Tuesday, December 6, 2011
Prior to a key Senate subcommittee hearing, three US Senators are questioning the proposed merger of 2 of the 3 largest pharmacy benefit managers (PBMs)—Express Scripts and Medco Health Solutions, according to the National Community Pharmacists Association (NCPA)
In a letter
to Federal Trade Commission (FTC) Chairman Jon Leibowitz, US Senators Saxby Chambliss (R, GA), Johnny Isakson (R, GA) and Jerry Moran (R, KS), urged a “thorough and complete investigation” of the proposed union. They pointed to the power that the company, if combined, would potentially have, particularly in the specialty and mail order pharmacy markets, and requested that the FTC “take into account what impact this proposed merger could have on consumers and patients, on taxpayers, on the government, and on pharmacies.”
B. Douglas Hoey, RPh, MHA, CEO of NCPA, expressed gratitude for the Senators and all members of Congress “who have taken a stand for patients by voicing their doubts” about the merger, which he believes “would reduce patient choice and access to pharmacy services and ultimately result in higher prescription drug costs. While these companies may talk a good game to regulators and in congressional testimony, their actions suggest they are more concerned with rewarding Wall Street investors and lavish executive compensation than improving patient care or reducing costs. The latest example of this being the reported $83 million ‘golden parachute’ for five Medco executives, should the merger go through,” he said.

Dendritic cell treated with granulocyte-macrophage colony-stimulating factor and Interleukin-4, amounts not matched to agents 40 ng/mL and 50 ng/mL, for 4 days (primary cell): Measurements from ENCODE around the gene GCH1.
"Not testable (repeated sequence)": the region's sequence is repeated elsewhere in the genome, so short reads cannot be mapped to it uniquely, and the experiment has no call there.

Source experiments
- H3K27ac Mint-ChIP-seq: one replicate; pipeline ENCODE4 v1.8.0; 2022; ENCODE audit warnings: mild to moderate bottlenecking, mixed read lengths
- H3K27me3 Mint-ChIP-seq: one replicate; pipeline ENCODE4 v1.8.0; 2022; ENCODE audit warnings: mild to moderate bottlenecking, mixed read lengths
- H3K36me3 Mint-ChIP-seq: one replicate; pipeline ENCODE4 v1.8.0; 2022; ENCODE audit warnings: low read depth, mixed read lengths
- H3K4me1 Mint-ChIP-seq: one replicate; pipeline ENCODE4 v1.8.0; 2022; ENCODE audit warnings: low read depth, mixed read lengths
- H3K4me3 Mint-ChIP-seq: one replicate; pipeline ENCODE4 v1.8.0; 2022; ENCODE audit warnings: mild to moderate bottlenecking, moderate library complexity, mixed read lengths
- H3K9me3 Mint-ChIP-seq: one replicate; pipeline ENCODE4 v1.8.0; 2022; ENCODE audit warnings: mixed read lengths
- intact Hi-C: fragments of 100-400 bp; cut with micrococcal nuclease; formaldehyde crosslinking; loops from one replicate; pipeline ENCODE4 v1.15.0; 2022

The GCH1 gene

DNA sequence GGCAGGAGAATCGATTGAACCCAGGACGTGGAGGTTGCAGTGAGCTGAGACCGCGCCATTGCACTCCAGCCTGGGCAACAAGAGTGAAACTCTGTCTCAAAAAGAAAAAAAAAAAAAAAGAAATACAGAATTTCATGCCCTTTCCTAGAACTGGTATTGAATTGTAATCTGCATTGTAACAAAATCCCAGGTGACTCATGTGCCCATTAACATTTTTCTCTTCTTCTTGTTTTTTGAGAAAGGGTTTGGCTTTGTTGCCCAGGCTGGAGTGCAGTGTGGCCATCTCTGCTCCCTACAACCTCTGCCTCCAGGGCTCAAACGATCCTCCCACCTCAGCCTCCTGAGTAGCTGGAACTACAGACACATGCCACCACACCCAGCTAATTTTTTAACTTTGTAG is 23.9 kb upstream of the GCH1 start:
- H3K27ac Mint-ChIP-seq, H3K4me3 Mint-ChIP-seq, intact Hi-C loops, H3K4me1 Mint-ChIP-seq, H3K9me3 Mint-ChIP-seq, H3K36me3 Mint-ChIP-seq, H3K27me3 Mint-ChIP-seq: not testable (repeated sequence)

On December 6, the US Senate Judiciary Subcommittee on Antitrust, Competition Policy and Consumer Rights held a hearing during which NCPA member Susan Sutter of Marshland Pharmacies in Wisconsin was scheduled to testify. In September, a House Judiciary Subcommittee held a separate hearing.
“We are very supportive of our Senators who urged the FTC to conduct a complete investigation of this merger which takes into account the potential—and expected—harm to Georgia’s community pharmacists and their patients,” said Jim R. Bracewell, executive vice president of Georgia Pharmacy Association.
With the Senators’ letter, now 27 members of Congress have voiced concerns about the merger. Their unrest is shared by a wide range of other public and private sector stakeholders. Recently, the American Antitrust Institute (AAI), the Small Business Majority and the Pennsylvania Pharmacy Council came out against the merger.
In its letter to the FTC
, the AAI stated, “The merger will likely cause anticompetitive harm in the provision of PBM services to the large plan sponsors market segment. Because of the large PBMs’ vertical integration and enhanced buyer power, the merger will also likely cause anticompetitive harm in the specialty pharmacy and mail order pharmacy market segments.”
In addition, while the FTC continues to scrutinize the merger, at least 28 state attorneys general have formed a working group to conduct their own review
, according to a Reuters